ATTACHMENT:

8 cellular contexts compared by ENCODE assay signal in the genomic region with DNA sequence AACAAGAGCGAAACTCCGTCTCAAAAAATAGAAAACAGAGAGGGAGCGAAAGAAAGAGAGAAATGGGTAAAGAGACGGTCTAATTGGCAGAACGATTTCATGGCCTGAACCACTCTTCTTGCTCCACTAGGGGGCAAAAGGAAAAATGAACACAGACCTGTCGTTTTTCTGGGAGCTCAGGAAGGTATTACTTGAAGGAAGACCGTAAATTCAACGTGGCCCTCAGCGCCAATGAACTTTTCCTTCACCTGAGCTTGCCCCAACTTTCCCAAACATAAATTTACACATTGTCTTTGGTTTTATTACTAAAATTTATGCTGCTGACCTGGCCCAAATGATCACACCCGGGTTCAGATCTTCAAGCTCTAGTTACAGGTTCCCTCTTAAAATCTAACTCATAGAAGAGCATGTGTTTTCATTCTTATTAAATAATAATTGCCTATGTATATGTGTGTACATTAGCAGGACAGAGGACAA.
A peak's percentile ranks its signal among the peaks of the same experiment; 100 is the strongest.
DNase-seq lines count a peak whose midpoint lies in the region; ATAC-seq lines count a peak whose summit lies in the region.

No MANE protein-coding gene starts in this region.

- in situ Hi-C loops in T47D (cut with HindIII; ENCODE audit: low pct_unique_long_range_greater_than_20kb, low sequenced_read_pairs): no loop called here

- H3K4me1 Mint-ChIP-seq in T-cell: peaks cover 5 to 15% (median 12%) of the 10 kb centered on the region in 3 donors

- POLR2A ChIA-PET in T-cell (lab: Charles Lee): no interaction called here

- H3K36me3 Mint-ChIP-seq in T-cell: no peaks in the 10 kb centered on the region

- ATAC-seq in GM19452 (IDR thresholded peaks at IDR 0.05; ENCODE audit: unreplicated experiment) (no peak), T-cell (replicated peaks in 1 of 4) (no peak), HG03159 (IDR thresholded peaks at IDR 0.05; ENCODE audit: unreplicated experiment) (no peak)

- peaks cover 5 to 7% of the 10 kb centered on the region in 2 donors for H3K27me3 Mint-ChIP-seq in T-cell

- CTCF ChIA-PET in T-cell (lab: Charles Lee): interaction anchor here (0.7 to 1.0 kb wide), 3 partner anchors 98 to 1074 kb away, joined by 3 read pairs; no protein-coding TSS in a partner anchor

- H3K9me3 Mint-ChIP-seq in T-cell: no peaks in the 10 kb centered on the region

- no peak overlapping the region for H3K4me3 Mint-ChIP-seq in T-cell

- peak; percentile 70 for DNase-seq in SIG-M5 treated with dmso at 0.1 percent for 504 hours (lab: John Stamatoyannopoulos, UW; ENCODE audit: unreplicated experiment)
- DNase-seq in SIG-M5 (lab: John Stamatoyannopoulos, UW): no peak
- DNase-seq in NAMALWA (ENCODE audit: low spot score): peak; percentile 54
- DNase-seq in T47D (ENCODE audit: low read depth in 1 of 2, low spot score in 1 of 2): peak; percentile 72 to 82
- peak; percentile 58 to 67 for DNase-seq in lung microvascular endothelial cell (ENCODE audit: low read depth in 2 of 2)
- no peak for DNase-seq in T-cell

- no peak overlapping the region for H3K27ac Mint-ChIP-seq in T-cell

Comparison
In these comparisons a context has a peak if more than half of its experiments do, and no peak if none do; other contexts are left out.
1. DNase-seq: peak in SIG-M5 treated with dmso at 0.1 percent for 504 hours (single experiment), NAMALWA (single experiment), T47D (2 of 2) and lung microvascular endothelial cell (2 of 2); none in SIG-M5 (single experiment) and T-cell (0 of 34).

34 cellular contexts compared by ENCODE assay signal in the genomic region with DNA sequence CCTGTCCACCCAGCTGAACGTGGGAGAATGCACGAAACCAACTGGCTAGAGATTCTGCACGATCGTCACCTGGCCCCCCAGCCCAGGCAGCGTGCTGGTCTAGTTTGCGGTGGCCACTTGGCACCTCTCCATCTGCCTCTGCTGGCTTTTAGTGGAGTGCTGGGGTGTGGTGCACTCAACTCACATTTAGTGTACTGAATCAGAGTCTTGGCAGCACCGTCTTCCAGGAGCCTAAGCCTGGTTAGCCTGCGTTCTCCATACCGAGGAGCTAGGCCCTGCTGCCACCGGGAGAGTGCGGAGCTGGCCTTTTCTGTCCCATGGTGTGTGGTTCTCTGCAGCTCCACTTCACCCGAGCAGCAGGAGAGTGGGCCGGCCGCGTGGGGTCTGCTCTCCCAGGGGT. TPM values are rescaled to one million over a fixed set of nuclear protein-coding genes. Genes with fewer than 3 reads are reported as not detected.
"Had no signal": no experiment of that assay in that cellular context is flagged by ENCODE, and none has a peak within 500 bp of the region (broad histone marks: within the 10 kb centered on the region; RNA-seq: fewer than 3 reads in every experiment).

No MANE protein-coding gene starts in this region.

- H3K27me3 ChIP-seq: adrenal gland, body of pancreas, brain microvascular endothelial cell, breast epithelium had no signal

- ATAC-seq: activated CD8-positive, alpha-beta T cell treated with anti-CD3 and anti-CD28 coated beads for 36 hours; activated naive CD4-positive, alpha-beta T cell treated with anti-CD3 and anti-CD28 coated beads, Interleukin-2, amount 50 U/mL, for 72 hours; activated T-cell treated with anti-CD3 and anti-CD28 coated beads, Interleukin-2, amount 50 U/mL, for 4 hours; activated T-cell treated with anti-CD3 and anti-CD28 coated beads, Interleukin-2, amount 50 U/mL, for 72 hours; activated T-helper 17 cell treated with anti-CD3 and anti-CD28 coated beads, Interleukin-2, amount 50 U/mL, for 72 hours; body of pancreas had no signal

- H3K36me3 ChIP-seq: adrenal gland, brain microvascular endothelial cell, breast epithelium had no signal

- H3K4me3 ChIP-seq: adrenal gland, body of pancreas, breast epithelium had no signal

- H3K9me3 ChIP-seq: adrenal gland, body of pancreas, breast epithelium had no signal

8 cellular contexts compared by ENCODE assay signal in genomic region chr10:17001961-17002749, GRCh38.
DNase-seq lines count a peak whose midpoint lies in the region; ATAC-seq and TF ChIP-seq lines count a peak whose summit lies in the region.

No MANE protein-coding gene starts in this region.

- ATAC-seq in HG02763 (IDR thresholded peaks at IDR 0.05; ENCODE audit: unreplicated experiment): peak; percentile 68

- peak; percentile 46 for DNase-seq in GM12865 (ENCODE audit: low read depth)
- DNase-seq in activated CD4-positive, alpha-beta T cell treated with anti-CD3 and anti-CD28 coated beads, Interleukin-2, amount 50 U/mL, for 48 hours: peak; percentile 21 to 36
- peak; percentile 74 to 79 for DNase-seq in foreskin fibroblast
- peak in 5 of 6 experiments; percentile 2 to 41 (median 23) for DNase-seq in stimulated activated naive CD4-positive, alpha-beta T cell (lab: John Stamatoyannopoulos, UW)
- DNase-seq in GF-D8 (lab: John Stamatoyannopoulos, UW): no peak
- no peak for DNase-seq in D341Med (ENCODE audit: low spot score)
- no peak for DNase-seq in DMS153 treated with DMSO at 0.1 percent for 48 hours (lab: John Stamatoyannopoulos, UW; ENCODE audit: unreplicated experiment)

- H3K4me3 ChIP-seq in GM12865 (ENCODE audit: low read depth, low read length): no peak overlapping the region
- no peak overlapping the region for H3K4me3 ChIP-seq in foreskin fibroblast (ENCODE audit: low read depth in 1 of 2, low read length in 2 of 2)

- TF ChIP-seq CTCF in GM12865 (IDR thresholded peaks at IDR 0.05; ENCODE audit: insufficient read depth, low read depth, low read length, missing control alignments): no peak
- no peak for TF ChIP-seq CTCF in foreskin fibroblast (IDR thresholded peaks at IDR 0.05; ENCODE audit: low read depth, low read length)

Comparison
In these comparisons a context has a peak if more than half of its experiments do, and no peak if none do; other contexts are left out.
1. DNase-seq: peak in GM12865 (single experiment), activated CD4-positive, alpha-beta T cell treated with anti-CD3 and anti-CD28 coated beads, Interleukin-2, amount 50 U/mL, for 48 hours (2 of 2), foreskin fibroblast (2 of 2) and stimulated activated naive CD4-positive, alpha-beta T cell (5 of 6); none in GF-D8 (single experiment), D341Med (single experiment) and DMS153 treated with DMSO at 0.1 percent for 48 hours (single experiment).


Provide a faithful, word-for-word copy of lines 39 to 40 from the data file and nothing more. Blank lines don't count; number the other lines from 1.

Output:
- peak in 5 of 6 experiments; percentile 2 to 41 (median 23) for DNase-seq in stimulated activated naive CD4-positive, alpha-beta T cell (lab: John Stamatoyannopoulos, UW)
- DNase-seq in GF-D8 (lab: John Stamatoyannopoulos, UW): no peak